Crouched down I retrieved the binder which is beyond bursting with recipes—some clipped from newspaper, some from magazines, while others were passed on. I knew what I was looking for when I flipped the tab marked “breads” to the side. Her long-hand penmanship came into view; involuntarily I sat on the cold tile beneath the open cabinet door, and felt both the cold from the stone, and the loss trickle into me.
The notebook paper stared back at me and before pulling it from its protective sheet cover I brushed the plastic with the palm of my hand. Did she sit at her dining room table and think about her mortality before she picked up the pen and hand wrote the instructions for making the most scrumptious cinnamon rolls ever? With closed eyes I tried to picture her in a house that has long since been sold, behind a window graced with roses, on a chair whose needlepoint cover has been stored in the attic two floors above where I sat cross-legged on the floor. No, I suspect not. Guessing at her thoughts I imagine her obsession with making the lines legible, and perhaps the joy sharing brought her, but not her mortality.
She was my husband’s Grandmother and at the last of her life she moved in with us. As cancer stripped her of her independence she gave herself over to me. Her disease had no regard for the countless hours she gave away to her family, community, and church. It ravaged her body cruelly and throughout the worst of it she never complained. There is an intimacy in giving care to a dying person–the backward slide from adulthood to virtual infantile dependency–rendered me humbled.
The night she died Jimmy and I together prepared her for bed…she had been in a coma for over a week. We whispered to her as we attended her needs…fresh sheets, nightgown, followed by an excerpt read from her beloved King James. Twist of the knob to leave the light on low and kisses to each cheek from us, we slipped from the room. Hours later, I woke from a deep sleep, I rose and descended the stairs. From the stairs I could see her just as we had left her in the dim glow of light.
I grabbed her hand and sat down. “Hi Grandma…it’s me Elin.” Her labored breathing filled my ears. I stared at the time worn crevices of her face while my thumb traveled to and fro absently against the top of her hand. Without warning her eyes opened and I watched as she searched the ceiling above us. A smile spread across her face as her gaze lighted on something I could not see—she went on smiling as tears made their way to her pillow.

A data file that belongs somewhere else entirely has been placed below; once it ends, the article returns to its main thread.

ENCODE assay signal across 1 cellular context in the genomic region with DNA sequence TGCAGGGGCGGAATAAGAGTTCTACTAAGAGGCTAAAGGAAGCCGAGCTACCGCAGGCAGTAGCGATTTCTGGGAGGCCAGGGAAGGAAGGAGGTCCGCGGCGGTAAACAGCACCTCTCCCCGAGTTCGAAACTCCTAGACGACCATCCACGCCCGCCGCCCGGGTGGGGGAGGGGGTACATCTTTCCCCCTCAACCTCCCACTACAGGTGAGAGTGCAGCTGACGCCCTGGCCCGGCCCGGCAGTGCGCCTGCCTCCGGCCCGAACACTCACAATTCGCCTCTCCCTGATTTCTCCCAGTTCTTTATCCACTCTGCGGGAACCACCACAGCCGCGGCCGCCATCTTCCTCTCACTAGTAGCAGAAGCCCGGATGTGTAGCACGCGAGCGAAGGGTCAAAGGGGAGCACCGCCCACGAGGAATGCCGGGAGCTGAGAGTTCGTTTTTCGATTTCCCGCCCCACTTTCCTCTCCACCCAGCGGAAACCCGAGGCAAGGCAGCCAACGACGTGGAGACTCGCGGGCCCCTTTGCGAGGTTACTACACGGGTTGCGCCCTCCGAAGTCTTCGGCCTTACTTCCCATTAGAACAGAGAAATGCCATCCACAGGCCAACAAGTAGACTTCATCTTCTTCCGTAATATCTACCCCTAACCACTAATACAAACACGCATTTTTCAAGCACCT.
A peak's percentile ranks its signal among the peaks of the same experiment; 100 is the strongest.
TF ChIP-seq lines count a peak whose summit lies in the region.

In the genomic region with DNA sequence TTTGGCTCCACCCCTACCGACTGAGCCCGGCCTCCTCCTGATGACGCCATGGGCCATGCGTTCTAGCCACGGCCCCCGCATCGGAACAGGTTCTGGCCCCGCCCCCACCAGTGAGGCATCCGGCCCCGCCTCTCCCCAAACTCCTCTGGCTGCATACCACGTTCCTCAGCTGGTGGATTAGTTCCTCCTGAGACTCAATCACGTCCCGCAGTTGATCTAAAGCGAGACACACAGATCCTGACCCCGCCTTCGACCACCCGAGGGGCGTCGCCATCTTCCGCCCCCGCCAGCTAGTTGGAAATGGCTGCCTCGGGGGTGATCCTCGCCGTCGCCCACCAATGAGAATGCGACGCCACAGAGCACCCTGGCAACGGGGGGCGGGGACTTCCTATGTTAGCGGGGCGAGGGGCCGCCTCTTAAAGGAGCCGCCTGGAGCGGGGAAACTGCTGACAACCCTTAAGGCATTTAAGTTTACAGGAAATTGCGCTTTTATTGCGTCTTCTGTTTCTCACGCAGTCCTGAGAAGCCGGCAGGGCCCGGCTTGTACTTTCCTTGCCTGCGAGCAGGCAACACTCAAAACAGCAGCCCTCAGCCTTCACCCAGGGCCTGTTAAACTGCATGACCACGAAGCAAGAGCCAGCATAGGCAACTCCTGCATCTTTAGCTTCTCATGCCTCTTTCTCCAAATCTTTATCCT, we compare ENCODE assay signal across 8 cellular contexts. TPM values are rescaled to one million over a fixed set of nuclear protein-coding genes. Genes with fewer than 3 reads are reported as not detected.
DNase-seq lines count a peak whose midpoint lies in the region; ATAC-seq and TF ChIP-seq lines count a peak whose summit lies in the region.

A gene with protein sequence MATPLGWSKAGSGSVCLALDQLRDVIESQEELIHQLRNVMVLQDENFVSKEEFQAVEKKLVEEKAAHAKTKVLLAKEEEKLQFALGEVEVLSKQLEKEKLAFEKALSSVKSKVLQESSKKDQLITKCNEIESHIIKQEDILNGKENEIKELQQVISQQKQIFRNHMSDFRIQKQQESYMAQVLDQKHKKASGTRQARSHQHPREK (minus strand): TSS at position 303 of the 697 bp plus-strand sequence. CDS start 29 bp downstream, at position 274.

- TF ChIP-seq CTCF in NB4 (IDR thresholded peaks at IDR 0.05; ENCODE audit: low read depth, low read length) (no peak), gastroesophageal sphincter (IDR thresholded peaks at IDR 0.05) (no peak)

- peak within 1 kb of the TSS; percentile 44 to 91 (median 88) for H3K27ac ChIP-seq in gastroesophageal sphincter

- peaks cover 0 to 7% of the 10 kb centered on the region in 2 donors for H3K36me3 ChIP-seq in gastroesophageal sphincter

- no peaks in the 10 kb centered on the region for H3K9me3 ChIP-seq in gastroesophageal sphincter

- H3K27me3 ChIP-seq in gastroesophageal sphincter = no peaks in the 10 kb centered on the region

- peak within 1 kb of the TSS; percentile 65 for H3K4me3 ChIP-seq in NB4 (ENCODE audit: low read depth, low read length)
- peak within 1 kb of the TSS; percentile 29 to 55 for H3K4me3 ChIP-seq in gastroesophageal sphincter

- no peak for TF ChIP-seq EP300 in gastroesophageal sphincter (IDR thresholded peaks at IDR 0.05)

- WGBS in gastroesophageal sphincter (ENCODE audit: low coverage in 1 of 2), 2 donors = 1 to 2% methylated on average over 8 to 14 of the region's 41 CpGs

Moments later as if escaping, her soul left her depleted body.
Since tucking her in for her permanent rest the ritual of making her rolls lay dormant; reasons that I gave included the labor making them entailed.
Sitting on that cold floor in a flood of memories, I knew better, I had been avoiding the pain associated with losing a woman I cherished so deeply. Eventually I left the tile surface, recipe in hand.
Later, with flour dust swirling around me from ingredients stirred into the bowl, my hands worked to create the velvety dough. As if playing in my own fingertips, I felt a piece of her come back to me. Even later she was there–as the fattened by yeast-drenched-in-sugar-glazed-rolls–were pulled from the oven. Surrounded by family, her family, the aroma of cinnamon hung in the air as we chewed and eyes met with “mms” of content.
I felt it, perhaps we all did, the gift of a tradition passed on, and in that sharing, her pure grace and love on this Thanksgiving was alive yet again.